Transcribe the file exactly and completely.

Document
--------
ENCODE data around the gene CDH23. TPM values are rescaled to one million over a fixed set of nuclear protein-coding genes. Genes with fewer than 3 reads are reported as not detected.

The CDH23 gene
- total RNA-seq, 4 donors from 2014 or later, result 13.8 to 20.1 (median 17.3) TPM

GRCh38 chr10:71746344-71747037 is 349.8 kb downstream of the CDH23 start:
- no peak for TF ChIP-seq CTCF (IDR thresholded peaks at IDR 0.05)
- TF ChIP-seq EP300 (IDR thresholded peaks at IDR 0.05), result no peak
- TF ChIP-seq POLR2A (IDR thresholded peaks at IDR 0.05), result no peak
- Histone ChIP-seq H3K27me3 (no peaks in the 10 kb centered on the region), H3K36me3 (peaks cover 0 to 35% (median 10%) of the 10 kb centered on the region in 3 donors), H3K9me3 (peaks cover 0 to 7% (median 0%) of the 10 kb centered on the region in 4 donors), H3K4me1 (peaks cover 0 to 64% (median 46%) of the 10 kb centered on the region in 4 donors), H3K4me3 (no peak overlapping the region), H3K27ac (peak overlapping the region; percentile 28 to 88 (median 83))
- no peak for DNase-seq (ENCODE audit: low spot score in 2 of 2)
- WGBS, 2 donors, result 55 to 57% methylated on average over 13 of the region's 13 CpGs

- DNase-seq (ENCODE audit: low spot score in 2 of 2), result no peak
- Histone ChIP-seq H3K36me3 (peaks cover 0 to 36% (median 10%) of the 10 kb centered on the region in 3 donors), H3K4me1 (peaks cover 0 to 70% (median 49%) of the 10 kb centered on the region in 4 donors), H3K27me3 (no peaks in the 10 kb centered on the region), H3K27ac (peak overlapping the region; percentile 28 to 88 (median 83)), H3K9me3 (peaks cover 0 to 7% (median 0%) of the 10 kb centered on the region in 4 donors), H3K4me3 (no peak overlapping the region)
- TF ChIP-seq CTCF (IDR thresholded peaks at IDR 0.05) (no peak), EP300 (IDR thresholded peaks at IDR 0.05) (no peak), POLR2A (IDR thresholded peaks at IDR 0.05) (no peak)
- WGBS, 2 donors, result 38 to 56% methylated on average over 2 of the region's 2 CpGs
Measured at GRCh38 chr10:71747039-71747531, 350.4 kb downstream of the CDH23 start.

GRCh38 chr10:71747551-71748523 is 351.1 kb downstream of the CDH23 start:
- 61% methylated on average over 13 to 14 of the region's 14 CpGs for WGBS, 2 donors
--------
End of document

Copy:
ENCODE data around the gene CDH23. TPM values are rescaled to one million over a fixed set of nuclear protein-coding genes. Genes with fewer than 3 reads are reported as not detected.

The CDH23 gene
- total RNA-seq, 4 donors from 2014 or later, result 13.8 to 20.1 (median 17.3) TPM

GRCh38 chr10:71746344-71747037 is 349.8 kb downstream of the CDH23 start:
- no peak for TF ChIP-seq CTCF (IDR thresholded peaks at IDR 0.05)
- TF ChIP-seq EP300 (IDR thresholded peaks at IDR 0.05), result no peak
- TF ChIP-seq POLR2A (IDR thresholded peaks at IDR 0.05), result no peak
- Histone ChIP-seq H3K27me3 (no peaks in the 10 kb centered on the region), H3K36me3 (peaks cover 0 to 35% (median 10%) of the 10 kb centered on the region in 3 donors), H3K9me3 (peaks cover 0 to 7% (median 0%) of the 10 kb centered on the region in 4 donors), H3K4me1 (peaks cover 0 to 64% (median 46%) of the 10 kb centered on the region in 4 donors), H3K4me3 (no peak overlapping the region), H3K27ac (peak overlapping the region; percentile 28 to 88 (median 83))
- no peak for DNase-seq (ENCODE audit: low spot score in 2 of 2)
- WGBS, 2 donors, result 55 to 57% methylated on average over 13 of the region's 13 CpGs

- DNase-seq (ENCODE audit: low spot score in 2 of 2), result no peak
- Histone ChIP-seq H3K36me3 (peaks cover 0 to 36% (median 10%) of the 10 kb centered on the region in 3 donors), H3K4me1 (peaks cover 0 to 70% (median 49%) of the 10 kb centered on the region in 4 donors), H3K27me3 (no peaks in the 10 kb centered on the region), H3K27ac (peak overlapping the region; percentile 28 to 88 (median 83)), H3K9me3 (peaks cover 0 to 7% (median 0%) of the 10 kb centered on the region in 4 donors), H3K4me3 (no peak overlapping the region)
- TF ChIP-seq CTCF (IDR thresholded peaks at IDR 0.05) (no peak), EP300 (IDR thresholded peaks at IDR 0.05) (no peak), POLR2A (IDR thresholded peaks at IDR 0.05) (no peak)
- WGBS, 2 donors, result 38 to 56% methylated on average over 2 of the region's 2 CpGs
Measured at GRCh38 chr10:71747039-71747531, 350.4 kb downstream of the CDH23 start.

GRCh38 chr10:71747551-71748523 is 351.1 kb downstream of the CDH23 start:
- 61% methylated on average over 13 to 14 of the region's 14 CpGs for WGBS, 2 donors